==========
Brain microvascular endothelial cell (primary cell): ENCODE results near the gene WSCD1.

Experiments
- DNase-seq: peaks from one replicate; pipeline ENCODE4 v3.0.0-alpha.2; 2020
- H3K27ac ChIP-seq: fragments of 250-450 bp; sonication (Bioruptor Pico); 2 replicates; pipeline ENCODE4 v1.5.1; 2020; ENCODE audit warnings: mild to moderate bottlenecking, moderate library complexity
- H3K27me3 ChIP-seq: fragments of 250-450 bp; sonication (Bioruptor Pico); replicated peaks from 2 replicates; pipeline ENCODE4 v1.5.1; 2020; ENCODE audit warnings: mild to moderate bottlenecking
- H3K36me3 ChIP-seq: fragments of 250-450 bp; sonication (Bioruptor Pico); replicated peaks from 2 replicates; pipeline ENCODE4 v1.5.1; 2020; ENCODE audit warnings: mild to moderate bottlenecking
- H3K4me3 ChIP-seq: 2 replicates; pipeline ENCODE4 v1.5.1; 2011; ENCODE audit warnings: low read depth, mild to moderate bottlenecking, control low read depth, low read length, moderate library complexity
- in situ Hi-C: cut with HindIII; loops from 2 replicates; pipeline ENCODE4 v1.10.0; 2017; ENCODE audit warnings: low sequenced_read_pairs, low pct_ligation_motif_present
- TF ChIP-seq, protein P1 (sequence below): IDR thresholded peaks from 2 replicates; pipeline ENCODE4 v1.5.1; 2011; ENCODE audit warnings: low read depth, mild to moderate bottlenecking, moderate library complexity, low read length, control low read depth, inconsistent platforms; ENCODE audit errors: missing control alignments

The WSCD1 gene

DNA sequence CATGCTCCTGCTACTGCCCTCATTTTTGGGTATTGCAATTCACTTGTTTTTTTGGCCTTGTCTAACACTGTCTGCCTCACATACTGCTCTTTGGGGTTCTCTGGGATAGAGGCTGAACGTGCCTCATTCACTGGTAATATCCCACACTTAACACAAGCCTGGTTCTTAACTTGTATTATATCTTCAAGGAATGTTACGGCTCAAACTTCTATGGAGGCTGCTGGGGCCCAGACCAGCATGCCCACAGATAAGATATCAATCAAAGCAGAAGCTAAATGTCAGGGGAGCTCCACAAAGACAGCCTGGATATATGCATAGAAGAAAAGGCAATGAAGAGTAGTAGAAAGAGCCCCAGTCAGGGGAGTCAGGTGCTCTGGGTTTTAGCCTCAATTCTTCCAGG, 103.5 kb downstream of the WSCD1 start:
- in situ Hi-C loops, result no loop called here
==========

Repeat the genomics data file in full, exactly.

Brain microvascular endothelial cell (primary cell): ENCODE results near the gene WSCD1.

Experiments
- DNase-seq: peaks from one replicate; pipeline ENCODE4 v3.0.0-alpha.2; 2020
- H3K27ac ChIP-seq: fragments of 250-450 bp; sonication (Bioruptor Pico); 2 replicates; pipeline ENCODE4 v1.5.1; 2020; ENCODE audit warnings: mild to moderate bottlenecking, moderate library complexity
- H3K27me3 ChIP-seq: fragments of 250-450 bp; sonication (Bioruptor Pico); replicated peaks from 2 replicates; pipeline ENCODE4 v1.5.1; 2020; ENCODE audit warnings: mild to moderate bottlenecking
- H3K36me3 ChIP-seq: fragments of 250-450 bp; sonication (Bioruptor Pico); replicated peaks from 2 replicates; pipeline ENCODE4 v1.5.1; 2020; ENCODE audit warnings: mild to moderate bottlenecking
- H3K4me3 ChIP-seq: 2 replicates; pipeline ENCODE4 v1.5.1; 2011; ENCODE audit warnings: low read depth, mild to moderate bottlenecking, control low read depth, low read length, moderate library complexity
- in situ Hi-C: cut with HindIII; loops from 2 replicates; pipeline ENCODE4 v1.10.0; 2017; ENCODE audit warnings: low sequenced_read_pairs, low pct_ligation_motif_present
- TF ChIP-seq, protein P1 (sequence below): IDR thresholded peaks from 2 replicates; pipeline ENCODE4 v1.5.1; 2011; ENCODE audit warnings: low read depth, mild to moderate bottlenecking, moderate library complexity, low read length, control low read depth, inconsistent platforms; ENCODE audit errors: missing control alignments

The WSCD1 gene

DNA sequence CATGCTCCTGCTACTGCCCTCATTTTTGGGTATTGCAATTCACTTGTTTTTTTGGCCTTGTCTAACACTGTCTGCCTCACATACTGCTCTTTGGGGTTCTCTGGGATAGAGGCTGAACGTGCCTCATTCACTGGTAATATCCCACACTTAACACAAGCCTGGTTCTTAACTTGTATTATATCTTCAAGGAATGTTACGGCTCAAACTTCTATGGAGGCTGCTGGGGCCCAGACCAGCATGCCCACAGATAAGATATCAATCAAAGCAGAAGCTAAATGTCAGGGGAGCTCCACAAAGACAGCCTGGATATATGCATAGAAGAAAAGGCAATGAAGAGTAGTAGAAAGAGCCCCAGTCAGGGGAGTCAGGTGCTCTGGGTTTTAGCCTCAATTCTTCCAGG, 103.5 kb downstream of the WSCD1 start:
- in situ Hi-C loops, result no loop called here